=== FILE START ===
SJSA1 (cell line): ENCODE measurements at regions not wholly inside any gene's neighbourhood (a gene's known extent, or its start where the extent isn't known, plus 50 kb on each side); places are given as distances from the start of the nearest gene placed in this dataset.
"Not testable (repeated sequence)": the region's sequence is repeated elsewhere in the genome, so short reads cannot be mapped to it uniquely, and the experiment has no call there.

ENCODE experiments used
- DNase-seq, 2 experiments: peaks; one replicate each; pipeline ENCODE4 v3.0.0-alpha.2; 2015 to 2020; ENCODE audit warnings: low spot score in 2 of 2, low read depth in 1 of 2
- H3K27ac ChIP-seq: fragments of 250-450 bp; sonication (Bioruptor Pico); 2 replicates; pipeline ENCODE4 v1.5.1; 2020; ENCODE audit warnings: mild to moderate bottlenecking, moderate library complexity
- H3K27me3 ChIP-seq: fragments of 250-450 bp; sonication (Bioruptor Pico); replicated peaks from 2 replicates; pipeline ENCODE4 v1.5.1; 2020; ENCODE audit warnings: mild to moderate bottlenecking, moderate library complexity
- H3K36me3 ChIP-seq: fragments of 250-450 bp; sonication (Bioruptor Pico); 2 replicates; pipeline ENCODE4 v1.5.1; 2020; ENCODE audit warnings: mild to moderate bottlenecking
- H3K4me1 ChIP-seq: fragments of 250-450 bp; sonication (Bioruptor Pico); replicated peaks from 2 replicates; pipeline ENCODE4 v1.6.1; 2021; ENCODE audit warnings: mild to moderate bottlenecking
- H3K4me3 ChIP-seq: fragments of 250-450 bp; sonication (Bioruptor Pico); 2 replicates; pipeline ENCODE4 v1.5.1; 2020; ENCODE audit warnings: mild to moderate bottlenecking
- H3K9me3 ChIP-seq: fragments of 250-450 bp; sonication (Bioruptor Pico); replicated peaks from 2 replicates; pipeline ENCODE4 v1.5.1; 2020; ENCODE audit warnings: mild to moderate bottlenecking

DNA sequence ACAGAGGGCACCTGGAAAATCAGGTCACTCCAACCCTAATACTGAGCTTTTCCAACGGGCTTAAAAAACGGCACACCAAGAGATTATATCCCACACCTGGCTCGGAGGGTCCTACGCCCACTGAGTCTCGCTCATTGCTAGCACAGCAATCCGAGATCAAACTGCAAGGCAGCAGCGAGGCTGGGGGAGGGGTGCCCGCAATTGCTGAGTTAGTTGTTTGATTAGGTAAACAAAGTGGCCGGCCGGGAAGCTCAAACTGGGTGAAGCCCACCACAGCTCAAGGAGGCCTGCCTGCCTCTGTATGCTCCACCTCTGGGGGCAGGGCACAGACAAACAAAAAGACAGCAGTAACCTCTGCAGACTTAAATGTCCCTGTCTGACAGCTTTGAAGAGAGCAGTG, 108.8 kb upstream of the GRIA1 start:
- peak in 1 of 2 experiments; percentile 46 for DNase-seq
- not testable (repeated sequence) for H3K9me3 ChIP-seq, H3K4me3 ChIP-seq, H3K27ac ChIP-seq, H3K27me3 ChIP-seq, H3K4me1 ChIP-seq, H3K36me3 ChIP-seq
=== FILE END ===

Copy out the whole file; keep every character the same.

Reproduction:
SJSA1 (cell line): ENCODE measurements at regions not wholly inside any gene's neighbourhood (a gene's known extent, or its start where the extent isn't known, plus 50 kb on each side); places are given as distances from the start of the nearest gene placed in this dataset.
"Not testable (repeated sequence)": the region's sequence is repeated elsewhere in the genome, so short reads cannot be mapped to it uniquely, and the experiment has no call there.

ENCODE experiments used
- DNase-seq, 2 experiments: peaks; one replicate each; pipeline ENCODE4 v3.0.0-alpha.2; 2015 to 2020; ENCODE audit warnings: low spot score in 2 of 2, low read depth in 1 of 2
- H3K27ac ChIP-seq: fragments of 250-450 bp; sonication (Bioruptor Pico); 2 replicates; pipeline ENCODE4 v1.5.1; 2020; ENCODE audit warnings: mild to moderate bottlenecking, moderate library complexity
- H3K27me3 ChIP-seq: fragments of 250-450 bp; sonication (Bioruptor Pico); replicated peaks from 2 replicates; pipeline ENCODE4 v1.5.1; 2020; ENCODE audit warnings: mild to moderate bottlenecking, moderate library complexity
- H3K36me3 ChIP-seq: fragments of 250-450 bp; sonication (Bioruptor Pico); 2 replicates; pipeline ENCODE4 v1.5.1; 2020; ENCODE audit warnings: mild to moderate bottlenecking
- H3K4me1 ChIP-seq: fragments of 250-450 bp; sonication (Bioruptor Pico); replicated peaks from 2 replicates; pipeline ENCODE4 v1.6.1; 2021; ENCODE audit warnings: mild to moderate bottlenecking
- H3K4me3 ChIP-seq: fragments of 250-450 bp; sonication (Bioruptor Pico); 2 replicates; pipeline ENCODE4 v1.5.1; 2020; ENCODE audit warnings: mild to moderate bottlenecking
- H3K9me3 ChIP-seq: fragments of 250-450 bp; sonication (Bioruptor Pico); replicated peaks from 2 replicates; pipeline ENCODE4 v1.5.1; 2020; ENCODE audit warnings: mild to moderate bottlenecking

DNA sequence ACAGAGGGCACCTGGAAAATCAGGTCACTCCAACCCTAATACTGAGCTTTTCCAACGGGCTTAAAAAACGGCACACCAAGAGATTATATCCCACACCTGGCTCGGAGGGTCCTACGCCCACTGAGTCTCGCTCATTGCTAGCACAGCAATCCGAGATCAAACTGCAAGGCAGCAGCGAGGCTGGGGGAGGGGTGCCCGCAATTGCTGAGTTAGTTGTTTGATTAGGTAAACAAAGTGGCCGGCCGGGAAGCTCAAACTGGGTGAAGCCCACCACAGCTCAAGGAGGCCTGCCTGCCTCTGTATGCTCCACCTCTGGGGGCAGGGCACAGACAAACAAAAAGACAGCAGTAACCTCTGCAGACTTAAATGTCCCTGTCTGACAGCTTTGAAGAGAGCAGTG, 108.8 kb upstream of the GRIA1 start:
- peak in 1 of 2 experiments; percentile 46 for DNase-seq
- not testable (repeated sequence) for H3K9me3 ChIP-seq, H3K4me3 ChIP-seq, H3K27ac ChIP-seq, H3K27me3 ChIP-seq, H3K4me1 ChIP-seq, H3K36me3 ChIP-seq